So, I’ve looked on at gabled roofs of bee hives for some time, thinking how much they improve the look of a standard bee hive away from a ‘wooden box on a stand, to something that might look a bit better.
I needed something a bit more sturdy than ply wood to make a roof from. I didn’t really want to make a roof covered with a metal capping (expensive & unpretty) or have to deal with a glass fibre roof (glass fibre sounds complicated), both of which I have on current 2nd hand roofs. I have a few rolls of shed felt around so that was plan B, with a ply sheet and a light framework. Plan A was a lapped roof hopefully with something better than fence lapping and enough angle pitch to stop the rain from sitting too still and getting through.
Then someone brought to my attention that there was something called the Phoenix resource centre that had just opened in Harlow. Its a very good idea, where they take from companies, old stock, offcuts and the like that would normally be going to landfill, and short of costs, give the stuff away. Anyway, it was brought to my attention by a member of my local Bee club that this was a good place to get offcuts of wood and other DIY materials suitable for supporting my Bee keeping activities.
On going to the resource centre, I hit gold; loads of ply, framework timber, tongue and groove board / floorboard. Sure the pieces were short and uneven sizes, they were offcuts from a company that made summer houses I’m told, but they were just right for my needs. Then I found something that was even better, 4 panels of wood that were of good quality thick wood. They had been, I think, a practice for someone, as they were not even depth and some of the feature cuts were uneven, also the wood had not been finished smooth everywhere. But, good enough for bees and me.
So first I set up the gable ends from the tongue and groove boards. I needed to know what the pitch angle should be. With the thick wood panels unfortunately they were not wide enough to cover an entire side, so it would have to be 2 per side. As a result this ended up with a pretty high pitch of roof, but I was happy enough with that, it made it unique, if a bit tall.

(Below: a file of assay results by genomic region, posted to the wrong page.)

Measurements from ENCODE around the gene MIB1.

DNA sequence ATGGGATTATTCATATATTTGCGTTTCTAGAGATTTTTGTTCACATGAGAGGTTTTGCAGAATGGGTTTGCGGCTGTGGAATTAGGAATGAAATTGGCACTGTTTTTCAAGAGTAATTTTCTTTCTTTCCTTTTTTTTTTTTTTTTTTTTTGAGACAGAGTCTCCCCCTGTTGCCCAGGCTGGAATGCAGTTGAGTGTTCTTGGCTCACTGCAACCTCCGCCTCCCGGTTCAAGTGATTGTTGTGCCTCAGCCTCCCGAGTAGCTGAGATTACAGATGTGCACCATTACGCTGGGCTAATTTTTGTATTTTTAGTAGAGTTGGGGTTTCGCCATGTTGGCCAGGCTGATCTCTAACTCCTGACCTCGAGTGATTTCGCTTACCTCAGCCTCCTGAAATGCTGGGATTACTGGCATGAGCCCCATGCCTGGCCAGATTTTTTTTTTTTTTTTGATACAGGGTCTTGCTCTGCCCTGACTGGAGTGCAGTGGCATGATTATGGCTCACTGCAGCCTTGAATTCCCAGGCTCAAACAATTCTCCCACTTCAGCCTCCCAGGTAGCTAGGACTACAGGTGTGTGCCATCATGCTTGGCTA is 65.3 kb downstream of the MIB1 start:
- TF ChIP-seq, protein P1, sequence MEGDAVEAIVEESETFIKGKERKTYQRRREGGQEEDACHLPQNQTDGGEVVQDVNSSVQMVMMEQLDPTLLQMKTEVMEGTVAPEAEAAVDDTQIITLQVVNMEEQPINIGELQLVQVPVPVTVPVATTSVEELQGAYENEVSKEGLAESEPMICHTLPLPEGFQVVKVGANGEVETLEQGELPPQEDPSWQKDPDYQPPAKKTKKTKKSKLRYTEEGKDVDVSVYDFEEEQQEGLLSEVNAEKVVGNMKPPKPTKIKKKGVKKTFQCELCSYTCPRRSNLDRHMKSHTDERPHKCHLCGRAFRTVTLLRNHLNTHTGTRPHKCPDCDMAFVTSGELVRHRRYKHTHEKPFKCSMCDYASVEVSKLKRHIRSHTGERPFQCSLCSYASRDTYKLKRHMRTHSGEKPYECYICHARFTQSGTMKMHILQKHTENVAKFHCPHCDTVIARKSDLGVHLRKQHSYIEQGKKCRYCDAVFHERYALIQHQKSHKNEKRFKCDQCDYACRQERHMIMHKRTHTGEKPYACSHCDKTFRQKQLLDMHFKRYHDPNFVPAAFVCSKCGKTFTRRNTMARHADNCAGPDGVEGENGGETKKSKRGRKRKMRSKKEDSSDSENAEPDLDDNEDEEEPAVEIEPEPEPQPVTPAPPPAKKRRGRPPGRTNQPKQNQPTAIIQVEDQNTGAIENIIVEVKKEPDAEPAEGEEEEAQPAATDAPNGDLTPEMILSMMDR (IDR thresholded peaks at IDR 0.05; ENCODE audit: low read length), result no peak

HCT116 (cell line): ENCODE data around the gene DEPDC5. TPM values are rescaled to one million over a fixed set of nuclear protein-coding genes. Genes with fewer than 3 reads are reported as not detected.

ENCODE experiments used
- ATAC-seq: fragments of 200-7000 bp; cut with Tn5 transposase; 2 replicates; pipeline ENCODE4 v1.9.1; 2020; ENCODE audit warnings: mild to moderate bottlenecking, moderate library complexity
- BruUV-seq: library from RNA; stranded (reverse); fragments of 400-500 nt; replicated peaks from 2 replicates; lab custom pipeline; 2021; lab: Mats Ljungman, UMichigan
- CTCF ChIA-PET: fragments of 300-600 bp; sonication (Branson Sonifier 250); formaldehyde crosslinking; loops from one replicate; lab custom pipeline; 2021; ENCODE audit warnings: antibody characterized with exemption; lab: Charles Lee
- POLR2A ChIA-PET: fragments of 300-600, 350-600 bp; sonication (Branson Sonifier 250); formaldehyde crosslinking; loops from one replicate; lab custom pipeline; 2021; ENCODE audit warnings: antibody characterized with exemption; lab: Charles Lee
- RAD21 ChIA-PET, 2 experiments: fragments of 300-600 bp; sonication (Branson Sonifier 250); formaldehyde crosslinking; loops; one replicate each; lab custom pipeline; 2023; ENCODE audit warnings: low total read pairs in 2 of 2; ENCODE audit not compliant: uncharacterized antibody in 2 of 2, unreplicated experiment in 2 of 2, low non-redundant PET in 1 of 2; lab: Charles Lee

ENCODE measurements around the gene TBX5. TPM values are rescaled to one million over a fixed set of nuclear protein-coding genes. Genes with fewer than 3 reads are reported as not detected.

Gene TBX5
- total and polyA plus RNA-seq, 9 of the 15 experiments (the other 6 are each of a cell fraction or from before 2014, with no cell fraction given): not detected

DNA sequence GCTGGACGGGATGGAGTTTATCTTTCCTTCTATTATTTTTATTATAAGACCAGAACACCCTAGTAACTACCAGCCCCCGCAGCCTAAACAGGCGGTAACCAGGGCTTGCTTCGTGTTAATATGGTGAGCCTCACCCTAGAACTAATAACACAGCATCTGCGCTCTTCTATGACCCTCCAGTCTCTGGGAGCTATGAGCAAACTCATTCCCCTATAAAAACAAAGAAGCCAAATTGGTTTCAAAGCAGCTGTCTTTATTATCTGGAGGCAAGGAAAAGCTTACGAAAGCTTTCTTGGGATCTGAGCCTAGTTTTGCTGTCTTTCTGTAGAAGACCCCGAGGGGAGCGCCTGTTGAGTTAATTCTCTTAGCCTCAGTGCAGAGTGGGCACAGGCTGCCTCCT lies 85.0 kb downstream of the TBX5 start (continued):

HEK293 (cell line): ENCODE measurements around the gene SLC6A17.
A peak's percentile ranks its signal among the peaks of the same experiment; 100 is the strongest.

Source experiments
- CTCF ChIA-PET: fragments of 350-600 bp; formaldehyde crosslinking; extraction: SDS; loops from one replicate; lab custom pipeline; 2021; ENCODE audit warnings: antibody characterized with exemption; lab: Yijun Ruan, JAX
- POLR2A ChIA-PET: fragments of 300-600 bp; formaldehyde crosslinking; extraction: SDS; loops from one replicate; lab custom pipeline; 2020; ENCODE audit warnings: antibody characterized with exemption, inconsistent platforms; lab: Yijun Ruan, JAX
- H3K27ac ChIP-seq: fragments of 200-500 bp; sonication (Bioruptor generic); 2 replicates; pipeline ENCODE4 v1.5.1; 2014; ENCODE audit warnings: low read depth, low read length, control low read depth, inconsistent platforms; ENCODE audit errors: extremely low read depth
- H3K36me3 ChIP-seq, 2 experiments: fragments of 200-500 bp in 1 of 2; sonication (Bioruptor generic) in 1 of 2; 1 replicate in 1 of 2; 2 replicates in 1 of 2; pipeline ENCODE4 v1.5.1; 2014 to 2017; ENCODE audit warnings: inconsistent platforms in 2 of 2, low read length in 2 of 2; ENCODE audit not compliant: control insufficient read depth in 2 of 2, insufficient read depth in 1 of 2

So I made the gable ends that applied the pitch, made a box bottom for the whole thing to sit on, attached the panels together as pairs and attached each pair to the base. Then came a fun part. What to run along the top ridge to stop the water getting in the peak, and stop the water getting to the end grain of the panels while it was at it. Well, a nice piece of 2 inch square wood bar would do the job. But, of-course, square bars of wood have 90deg angles, and not the obtuse angle needed here. Well, the correct way to do it would be to measure carefully and then cut the wood bar appropriately (?) with a … jigsaw??
Well I don’t know, and the angles were not consistent because the panels were not consistent thickness, and the whole thing had by now been done by eye (and luckily turned out quite well). So, a bit of chiselling and a bit of sanding with a belt sander, and a bit of fitting to see how it was going. Rinse and repeat, as they say, until it more or less fit. Then, as is classic in cases like this, screw it and pull the wood faces into position, ensuring a tight fit, if a little applied bend to the wood with brute force, here and there, and maybe the slightest bit of swearing and resetting the panel on the frame a couple of times. And hey presto, done… Well nearly. On putting the constructed roof on the hive box, it wasn’t square at the base; entailing a bit more swearing and r-setting and screwing the panels on and off a few more times to get it just right. And then noticing that the flat bottom of the frame was not quite smooth and level, so a bit of chiselling slices off, and sanding, and trying, and rinse and repeat…
Tadah… a finished roof… Short of linseed oiling….
Freshly sanded hive body with new ply inserts
Gable end boards ready for cutting to shape
Roof Panels attached together
Gableswith panels and roof bar
Finished roof part 1 – pre squaring and bottom profiling to fit